Title

Using dual eye tracking to uncover personal gaze patterns during social interaction

Document Type

Journal Article

Publisher

Nature Publishing Group

Place of Publication

United Kingdom

Comments

Originally published as: Rogers, S. L., Speelman, C. P., Guidetti, O., & Longmuir, M. (2018). Using dual eye tracking to uncover personal gaze patterns during social interaction. Scientific reports, 8(1), 4271. Original article available here.

Abstract

We report the personal eye gaze patterns of people engaged in face-to-face getting acquainted conversation. Considerable differences between individuals are underscored by a stability of eye gaze patterns within individuals. Results suggest the existence of an eye-mouth gaze continuum. This continuum includes some people showing a strong preference for eye gaze, some with a strong preference for mouth gaze, and others distributing their gaze between the eyes and mouth to varying extents. Additionally, we found evidence of within-participant consistency not just for location preference but also for the duration of fixations upon the eye and mouth regions. We also estimate that during a 4-minute getting acquainted conversation mutual face gaze constitutes about 60% of conversation that occurs via typically brief instances of 2.2 seconds. Mutual eye contact ranged from 0-45% of conversation, via very brief instances. This was despite participants subjectively perceiving eye contact occurring for about 70% of conversation. We argue that the subjective perception of eye contact is a product of mutual face gaze instead of actual mutual eye contact. We also outline the fast activity of gaze movements upon various locations both on and off face during a typical face-to-face conversation.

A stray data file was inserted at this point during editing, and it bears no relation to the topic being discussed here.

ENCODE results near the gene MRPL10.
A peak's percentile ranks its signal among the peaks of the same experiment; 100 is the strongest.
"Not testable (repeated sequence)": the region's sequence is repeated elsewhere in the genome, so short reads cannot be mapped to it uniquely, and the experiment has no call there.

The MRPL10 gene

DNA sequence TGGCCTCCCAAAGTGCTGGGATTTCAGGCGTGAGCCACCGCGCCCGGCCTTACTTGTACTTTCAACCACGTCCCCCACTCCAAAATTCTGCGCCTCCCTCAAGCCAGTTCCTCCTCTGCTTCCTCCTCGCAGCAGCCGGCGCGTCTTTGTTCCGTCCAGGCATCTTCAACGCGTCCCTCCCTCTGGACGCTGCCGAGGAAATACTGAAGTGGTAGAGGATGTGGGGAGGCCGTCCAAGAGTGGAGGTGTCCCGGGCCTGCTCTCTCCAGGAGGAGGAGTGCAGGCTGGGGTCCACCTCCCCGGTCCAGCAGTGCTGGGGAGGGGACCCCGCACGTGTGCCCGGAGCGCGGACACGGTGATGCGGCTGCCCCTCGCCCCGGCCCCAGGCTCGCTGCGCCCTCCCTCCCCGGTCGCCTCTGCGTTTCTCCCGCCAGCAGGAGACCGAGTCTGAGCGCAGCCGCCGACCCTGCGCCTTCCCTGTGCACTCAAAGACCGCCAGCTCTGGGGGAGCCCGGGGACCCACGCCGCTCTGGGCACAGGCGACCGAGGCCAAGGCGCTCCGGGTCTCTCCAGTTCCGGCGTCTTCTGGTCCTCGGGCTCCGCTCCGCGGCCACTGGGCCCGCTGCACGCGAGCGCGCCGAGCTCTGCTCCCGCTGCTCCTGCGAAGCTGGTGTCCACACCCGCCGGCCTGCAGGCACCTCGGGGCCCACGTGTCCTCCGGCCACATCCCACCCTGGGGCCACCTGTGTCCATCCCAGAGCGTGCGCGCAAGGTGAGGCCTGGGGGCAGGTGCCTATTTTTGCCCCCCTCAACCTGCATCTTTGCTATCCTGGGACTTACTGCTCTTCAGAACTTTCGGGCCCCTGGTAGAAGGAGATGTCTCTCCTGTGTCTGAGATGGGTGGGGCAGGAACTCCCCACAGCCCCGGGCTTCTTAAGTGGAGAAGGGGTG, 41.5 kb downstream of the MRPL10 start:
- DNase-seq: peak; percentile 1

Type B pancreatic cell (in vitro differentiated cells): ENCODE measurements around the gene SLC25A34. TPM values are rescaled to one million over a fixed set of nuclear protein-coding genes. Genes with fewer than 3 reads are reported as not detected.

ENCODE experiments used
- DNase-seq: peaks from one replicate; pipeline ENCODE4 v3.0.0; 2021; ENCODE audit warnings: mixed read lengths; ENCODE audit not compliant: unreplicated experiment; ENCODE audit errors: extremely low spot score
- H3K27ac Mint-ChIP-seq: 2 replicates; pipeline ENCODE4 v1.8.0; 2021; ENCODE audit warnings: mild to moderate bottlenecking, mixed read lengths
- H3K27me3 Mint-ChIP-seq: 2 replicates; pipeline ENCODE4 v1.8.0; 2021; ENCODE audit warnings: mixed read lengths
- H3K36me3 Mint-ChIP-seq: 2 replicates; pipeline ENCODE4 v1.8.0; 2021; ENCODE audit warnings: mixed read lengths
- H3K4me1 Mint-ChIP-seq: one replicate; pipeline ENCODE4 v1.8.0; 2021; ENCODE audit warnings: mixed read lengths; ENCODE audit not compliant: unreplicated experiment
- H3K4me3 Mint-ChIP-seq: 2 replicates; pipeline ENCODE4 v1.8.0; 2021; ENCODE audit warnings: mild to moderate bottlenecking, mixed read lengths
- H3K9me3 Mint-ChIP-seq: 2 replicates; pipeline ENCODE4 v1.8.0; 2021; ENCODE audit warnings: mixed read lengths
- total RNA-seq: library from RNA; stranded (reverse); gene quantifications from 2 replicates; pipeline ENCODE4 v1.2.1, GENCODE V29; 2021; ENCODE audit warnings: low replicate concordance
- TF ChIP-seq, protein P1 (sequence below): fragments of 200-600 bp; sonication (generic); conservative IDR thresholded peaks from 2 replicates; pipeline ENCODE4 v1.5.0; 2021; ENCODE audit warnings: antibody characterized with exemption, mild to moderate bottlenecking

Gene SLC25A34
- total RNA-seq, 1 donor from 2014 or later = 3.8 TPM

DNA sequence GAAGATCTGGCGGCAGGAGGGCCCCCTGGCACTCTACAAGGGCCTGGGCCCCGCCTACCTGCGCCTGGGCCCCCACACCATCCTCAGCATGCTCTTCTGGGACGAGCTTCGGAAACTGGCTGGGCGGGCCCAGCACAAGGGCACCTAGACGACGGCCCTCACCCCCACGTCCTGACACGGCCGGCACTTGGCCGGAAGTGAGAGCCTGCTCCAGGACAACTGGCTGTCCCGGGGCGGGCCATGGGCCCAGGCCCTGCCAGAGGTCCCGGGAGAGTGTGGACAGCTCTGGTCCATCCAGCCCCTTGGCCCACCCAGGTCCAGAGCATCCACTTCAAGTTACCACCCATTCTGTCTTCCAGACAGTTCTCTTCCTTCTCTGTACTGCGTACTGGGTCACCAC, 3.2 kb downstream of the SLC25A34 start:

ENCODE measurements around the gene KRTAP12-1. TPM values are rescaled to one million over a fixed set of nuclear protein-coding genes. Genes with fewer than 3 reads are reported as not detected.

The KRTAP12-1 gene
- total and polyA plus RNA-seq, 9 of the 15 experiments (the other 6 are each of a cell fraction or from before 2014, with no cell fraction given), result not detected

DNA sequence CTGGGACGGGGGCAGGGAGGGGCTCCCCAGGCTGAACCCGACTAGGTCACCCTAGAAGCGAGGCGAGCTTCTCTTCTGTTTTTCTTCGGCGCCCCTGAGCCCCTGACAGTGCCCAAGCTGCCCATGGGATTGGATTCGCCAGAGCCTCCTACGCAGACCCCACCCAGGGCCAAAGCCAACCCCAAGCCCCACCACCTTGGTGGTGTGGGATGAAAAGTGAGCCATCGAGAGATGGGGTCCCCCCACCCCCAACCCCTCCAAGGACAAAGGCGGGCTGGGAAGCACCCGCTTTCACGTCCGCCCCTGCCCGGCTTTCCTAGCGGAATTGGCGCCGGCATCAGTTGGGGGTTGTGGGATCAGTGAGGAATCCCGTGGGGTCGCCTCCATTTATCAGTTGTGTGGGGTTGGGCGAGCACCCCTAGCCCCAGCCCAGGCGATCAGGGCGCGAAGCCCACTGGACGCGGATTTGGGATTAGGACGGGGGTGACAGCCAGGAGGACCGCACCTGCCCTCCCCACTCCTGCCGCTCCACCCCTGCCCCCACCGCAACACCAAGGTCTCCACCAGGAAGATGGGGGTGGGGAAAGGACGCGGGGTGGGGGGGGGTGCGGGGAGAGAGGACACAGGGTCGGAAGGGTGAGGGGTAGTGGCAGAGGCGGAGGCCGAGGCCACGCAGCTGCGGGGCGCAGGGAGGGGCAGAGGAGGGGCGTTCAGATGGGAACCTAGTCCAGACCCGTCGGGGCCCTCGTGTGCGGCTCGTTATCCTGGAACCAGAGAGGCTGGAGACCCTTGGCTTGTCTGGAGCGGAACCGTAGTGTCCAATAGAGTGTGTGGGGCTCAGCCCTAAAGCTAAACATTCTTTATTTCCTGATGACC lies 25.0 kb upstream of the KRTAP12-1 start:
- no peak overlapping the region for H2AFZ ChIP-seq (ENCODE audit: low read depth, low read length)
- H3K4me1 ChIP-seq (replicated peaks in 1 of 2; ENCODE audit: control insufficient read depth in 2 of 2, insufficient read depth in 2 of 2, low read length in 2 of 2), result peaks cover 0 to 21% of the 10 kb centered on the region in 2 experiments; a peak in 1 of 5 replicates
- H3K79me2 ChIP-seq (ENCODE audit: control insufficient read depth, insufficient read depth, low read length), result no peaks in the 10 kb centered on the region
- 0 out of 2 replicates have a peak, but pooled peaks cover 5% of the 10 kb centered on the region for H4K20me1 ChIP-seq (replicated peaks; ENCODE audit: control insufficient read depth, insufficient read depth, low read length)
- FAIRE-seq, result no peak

DOI

10.1038/s41598-018-22726-7

Access Rights

free_to_read

Creative Commons License

Creative Commons Attribution 4.0 License
This work is licensed under a Creative Commons Attribution 4.0 License.

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